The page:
• By May 31st, submit your summer plans to your primary advisor(s) and the DGS
  • Participate in departmental and field-specific workshops

Year 2

  • Coursework: POLSCI 748, 1 advanced methods elective, 4-6 electives in 1st and 2nd fields
  • Set up a regular meeting schedule with your advisor(s)
  • By May 1st, submit a 2nd year paper to your prelim exam committee and the DGS
  • By May 15th, complete the oral portion of your preliminary examination
  • By May 31st, submit your summer plans to your primary advisor(s) and the DGS

Year 3

  • Coursework: as needed
  • Set up a regular meeting schedule with your advisor(s)
  • By December 1st, submit a dissertation prospectus to your dissertation committee and the DGS
  • By December 15th, hold a meeting with your dissertation committee
  • By May 15th, hold a meeting with your dissertation committee
  • By May 15th, verify to DGS your 2nd year paper is under review at an acceptable journal
  • Present paper at the end of year conference in Spring

Year 4

  • Coursework: as needed
  • By December 15th, hold a meeting with your dissertation committee
  • By May 15th, hold a meeting with your dissertation committee
  • Present paper at the end of year conference in Spring

Year 5

  • Coursework: as needed
  • Present paper at the end of year conference in Spring
  • Defend dissertation in Spring

 

This is the recommended methods sequence for all students in empirical fields and our hope is that you will take these courses together as a cohort. All students will be encouraged to refresh basic math skills during the summer prior to matriculation and we will provide the resources needed to do so. We will conduct a placement exam prior to the start of the Fall semester which will help the DGS and Methods Field Chair to make individualized recommendations to students. In some cases, students may be encouraged to begin the department’s methods sequence in the Fall of their second year and focus their first year on substantive course work and building fundamental math skills. In some cases, where a student enters the program with extensive prior training (e.g., an M.A. in Economics or an undergrad B.S. in Statistics), the DGS and the Methods Chair may discuss a more advanced course of study. All such recommendations will be made on an individualized basis and through discussion with the student.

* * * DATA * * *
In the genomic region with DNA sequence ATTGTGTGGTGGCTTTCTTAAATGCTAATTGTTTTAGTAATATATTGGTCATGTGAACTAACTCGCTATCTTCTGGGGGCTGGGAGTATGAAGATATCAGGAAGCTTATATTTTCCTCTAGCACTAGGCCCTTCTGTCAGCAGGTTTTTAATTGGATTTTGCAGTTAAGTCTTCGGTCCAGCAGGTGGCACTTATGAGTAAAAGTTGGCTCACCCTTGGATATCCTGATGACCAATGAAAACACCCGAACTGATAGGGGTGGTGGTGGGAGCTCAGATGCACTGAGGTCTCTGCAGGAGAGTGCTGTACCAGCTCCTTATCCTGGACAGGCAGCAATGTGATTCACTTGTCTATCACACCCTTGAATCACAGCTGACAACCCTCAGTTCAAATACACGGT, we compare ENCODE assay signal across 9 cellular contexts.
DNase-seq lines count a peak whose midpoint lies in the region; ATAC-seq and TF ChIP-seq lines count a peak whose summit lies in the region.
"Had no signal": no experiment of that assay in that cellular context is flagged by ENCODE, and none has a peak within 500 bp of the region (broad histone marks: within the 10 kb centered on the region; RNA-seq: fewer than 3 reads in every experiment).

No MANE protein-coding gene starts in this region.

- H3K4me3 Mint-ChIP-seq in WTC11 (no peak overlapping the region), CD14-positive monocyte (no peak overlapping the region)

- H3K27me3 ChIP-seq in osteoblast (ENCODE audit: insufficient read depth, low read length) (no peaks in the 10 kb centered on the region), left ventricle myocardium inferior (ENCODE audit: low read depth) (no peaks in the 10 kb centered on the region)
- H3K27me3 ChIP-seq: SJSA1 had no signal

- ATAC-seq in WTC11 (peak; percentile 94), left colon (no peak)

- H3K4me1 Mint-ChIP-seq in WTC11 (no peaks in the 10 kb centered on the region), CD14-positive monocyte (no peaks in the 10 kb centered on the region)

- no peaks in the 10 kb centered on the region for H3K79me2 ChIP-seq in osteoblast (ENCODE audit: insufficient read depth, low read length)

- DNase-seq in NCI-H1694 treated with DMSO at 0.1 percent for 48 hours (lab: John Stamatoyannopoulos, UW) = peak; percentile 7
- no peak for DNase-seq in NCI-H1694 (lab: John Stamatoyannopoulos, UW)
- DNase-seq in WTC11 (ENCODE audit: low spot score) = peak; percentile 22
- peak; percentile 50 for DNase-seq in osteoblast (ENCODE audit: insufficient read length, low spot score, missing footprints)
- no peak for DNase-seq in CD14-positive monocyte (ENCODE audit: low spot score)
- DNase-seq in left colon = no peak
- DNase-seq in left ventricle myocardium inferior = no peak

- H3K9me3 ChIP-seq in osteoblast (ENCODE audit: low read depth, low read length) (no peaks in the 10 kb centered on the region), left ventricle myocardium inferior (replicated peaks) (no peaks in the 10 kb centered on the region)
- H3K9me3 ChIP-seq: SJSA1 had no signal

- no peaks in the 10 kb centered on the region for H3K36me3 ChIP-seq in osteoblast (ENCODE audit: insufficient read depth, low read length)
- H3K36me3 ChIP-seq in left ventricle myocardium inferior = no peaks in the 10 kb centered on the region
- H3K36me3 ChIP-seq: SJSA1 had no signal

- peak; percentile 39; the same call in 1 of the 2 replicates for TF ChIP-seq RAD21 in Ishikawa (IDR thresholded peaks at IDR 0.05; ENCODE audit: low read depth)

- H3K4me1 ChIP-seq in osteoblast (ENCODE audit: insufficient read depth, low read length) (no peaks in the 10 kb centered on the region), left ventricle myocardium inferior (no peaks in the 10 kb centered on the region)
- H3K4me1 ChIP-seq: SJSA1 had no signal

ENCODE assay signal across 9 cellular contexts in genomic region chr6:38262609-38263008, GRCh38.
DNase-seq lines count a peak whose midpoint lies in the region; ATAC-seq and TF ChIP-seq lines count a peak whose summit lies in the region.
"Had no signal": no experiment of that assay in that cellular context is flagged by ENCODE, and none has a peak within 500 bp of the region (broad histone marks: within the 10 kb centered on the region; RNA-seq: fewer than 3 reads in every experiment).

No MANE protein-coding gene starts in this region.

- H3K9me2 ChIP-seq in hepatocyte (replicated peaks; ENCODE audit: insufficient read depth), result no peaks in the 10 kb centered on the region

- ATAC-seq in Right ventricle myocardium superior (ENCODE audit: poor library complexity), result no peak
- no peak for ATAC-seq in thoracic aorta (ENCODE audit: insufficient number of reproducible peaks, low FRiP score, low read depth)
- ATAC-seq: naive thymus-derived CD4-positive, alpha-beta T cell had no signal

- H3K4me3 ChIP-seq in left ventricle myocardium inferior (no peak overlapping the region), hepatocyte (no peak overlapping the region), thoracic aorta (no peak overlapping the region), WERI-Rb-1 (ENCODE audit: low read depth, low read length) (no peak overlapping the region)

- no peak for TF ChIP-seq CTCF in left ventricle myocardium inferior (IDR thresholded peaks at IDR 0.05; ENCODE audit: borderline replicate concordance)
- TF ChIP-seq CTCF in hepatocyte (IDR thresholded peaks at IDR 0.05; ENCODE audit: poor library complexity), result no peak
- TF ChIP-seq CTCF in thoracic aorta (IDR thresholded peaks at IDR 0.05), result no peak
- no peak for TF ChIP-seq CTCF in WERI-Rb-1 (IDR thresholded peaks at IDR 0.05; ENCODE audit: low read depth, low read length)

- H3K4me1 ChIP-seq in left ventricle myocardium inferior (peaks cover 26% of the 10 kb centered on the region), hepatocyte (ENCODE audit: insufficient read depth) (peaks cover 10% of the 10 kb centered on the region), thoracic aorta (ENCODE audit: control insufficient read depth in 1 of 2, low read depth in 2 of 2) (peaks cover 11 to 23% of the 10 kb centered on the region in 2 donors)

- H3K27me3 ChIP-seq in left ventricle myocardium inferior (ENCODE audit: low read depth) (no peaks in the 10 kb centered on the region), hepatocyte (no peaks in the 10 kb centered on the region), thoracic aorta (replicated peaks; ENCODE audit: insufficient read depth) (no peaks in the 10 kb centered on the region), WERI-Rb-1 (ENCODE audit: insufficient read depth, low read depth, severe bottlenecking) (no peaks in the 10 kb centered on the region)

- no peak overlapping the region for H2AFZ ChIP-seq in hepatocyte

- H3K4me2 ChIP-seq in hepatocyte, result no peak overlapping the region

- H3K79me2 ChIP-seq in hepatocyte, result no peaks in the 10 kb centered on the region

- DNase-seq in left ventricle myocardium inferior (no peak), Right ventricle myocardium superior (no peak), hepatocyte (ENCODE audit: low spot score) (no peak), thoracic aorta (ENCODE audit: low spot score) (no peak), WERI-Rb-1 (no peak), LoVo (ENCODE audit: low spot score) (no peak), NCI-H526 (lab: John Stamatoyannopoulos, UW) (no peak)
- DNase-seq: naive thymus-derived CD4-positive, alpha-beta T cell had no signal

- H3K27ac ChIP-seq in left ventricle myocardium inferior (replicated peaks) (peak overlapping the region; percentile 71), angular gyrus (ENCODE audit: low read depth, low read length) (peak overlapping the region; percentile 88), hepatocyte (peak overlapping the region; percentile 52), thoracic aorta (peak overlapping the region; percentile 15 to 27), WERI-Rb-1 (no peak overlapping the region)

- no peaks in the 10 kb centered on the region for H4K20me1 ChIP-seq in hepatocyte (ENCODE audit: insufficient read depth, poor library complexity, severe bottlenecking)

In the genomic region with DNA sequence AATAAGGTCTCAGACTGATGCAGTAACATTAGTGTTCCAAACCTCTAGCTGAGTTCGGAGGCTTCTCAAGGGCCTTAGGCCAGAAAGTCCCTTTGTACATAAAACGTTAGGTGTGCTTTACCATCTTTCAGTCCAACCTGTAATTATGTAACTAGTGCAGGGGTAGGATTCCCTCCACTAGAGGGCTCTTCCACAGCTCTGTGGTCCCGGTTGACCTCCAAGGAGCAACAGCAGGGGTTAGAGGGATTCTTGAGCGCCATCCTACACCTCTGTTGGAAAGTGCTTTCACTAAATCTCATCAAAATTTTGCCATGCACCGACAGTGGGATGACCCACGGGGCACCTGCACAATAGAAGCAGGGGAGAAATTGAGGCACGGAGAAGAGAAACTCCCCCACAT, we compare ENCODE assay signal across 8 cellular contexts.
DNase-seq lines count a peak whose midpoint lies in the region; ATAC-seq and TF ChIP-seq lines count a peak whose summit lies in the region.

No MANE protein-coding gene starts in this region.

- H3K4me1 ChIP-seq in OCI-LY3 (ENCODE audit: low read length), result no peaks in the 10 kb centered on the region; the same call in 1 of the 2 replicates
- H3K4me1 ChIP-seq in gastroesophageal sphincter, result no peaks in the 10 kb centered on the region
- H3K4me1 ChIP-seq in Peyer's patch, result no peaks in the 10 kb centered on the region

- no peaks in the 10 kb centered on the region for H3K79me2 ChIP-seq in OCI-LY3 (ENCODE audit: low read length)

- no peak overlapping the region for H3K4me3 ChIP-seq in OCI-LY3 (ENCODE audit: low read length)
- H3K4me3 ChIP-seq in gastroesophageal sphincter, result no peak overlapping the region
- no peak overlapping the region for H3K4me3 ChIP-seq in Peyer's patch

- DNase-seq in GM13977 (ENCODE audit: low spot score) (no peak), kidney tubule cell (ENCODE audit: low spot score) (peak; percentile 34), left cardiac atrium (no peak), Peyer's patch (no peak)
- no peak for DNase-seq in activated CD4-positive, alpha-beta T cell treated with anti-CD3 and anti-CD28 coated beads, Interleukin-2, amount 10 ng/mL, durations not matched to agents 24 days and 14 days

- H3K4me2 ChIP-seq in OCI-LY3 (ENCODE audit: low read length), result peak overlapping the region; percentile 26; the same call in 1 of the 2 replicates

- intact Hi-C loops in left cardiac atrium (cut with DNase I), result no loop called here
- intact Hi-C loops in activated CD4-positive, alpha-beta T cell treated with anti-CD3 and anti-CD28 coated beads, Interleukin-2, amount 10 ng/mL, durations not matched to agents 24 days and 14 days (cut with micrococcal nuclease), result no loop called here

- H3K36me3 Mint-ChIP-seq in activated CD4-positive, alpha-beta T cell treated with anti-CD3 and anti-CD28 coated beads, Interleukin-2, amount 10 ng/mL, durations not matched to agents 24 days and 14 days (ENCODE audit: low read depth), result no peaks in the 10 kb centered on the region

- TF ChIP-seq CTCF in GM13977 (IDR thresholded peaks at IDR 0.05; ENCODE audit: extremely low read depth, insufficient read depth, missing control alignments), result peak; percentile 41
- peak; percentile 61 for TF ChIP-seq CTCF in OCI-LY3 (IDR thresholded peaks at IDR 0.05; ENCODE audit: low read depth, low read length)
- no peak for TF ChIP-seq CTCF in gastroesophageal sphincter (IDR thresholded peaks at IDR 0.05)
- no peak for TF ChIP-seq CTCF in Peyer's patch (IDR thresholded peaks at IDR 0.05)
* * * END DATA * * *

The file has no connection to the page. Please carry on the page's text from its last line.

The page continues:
1. Required Courses: These are required methods courses for everyone except students in Political Theory. However, theorists pursuing an empirical field as a second field may need to take portions of the methods sequence. This should be discussed with the relevant field chairs and DGS. NOTE: We strongly recommend additional methods courses both in and outside the department, such as courses in Economics, Computer Science, and Math/Statistics.
  2. Students are expected to participate in faculty research in the first year either via a lab (e.g. DevLab, SPC lab, PIPC) or jointly with a member of the faculty.
  3. This is a "slow and steady will win the race" approach – nothing is skipped or taken out of order and there aren’t any semesters where there’s a ton of difficult courses. This sequence will also focus on developing programming skill with R and other software and will cover linear regression early on.
  4. The department will periodically offer applied methods workshops based on student demand.